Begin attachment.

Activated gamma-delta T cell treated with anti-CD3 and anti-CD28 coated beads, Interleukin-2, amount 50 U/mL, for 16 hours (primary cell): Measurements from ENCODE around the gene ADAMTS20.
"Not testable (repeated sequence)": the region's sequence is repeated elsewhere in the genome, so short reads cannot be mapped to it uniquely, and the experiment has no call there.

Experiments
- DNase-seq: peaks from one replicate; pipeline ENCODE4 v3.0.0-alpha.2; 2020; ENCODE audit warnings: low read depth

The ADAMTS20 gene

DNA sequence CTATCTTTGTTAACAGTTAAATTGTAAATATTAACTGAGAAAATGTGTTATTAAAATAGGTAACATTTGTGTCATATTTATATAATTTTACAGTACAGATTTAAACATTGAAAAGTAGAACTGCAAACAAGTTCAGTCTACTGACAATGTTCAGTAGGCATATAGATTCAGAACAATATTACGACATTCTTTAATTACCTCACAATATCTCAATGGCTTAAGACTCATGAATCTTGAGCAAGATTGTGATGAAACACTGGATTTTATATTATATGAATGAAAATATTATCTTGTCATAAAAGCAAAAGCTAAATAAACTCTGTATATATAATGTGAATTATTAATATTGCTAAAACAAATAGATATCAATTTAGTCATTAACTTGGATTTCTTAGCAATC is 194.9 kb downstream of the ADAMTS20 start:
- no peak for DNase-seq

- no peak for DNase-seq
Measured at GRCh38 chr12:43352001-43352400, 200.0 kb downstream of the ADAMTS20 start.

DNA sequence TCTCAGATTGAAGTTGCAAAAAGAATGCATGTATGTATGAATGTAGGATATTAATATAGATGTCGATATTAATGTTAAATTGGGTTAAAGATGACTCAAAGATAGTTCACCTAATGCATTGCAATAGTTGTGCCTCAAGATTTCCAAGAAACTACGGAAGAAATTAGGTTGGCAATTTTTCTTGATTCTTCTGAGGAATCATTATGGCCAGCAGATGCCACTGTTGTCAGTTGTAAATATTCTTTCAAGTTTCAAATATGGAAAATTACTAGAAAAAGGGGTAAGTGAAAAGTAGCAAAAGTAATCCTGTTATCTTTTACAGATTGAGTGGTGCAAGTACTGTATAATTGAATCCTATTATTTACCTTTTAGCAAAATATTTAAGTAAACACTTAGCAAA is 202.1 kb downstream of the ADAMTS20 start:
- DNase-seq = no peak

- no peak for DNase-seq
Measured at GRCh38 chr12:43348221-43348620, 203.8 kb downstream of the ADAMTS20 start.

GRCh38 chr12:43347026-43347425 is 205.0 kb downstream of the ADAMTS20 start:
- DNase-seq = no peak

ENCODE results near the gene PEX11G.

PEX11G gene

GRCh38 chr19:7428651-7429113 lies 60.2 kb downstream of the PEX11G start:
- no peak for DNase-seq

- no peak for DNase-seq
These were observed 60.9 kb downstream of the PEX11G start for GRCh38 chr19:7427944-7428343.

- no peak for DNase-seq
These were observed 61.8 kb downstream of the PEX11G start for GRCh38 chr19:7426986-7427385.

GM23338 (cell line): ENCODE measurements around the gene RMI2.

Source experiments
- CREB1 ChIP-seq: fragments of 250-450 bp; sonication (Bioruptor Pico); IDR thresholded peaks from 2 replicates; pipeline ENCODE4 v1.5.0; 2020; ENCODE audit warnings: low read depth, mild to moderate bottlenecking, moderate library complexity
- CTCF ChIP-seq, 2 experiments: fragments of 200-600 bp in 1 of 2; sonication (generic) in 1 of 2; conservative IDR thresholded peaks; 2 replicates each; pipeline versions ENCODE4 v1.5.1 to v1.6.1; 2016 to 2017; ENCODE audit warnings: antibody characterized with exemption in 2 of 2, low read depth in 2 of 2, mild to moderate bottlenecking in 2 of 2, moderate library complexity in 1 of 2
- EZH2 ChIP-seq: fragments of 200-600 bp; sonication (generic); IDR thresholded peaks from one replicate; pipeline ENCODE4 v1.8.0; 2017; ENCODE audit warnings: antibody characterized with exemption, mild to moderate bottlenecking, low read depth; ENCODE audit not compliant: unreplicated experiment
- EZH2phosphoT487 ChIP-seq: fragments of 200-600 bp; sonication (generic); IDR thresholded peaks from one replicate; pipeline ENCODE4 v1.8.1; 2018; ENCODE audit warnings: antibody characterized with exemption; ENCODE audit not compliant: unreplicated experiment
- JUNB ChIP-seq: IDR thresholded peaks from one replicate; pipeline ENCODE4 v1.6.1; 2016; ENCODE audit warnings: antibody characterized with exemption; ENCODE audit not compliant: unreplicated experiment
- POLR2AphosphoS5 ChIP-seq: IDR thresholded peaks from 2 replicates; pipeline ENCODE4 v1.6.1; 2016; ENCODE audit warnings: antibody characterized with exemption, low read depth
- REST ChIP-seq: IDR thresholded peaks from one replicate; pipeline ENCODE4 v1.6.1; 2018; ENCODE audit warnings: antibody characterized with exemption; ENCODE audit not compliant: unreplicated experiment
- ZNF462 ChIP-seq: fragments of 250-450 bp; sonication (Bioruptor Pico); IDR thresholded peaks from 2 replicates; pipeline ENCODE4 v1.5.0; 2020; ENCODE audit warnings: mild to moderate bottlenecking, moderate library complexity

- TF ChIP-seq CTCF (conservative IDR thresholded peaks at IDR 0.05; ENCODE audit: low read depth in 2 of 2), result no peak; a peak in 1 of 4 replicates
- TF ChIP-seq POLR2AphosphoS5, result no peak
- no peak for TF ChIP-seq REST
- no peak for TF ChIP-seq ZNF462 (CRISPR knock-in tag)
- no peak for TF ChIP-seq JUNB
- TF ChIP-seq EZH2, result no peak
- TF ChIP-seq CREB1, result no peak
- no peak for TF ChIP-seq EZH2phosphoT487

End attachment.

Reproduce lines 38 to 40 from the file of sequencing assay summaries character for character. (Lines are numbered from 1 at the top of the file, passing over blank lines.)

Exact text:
- no peak for TF ChIP-seq JUNB
- TF ChIP-seq EZH2, result no peak
- TF ChIP-seq CREB1, result no peak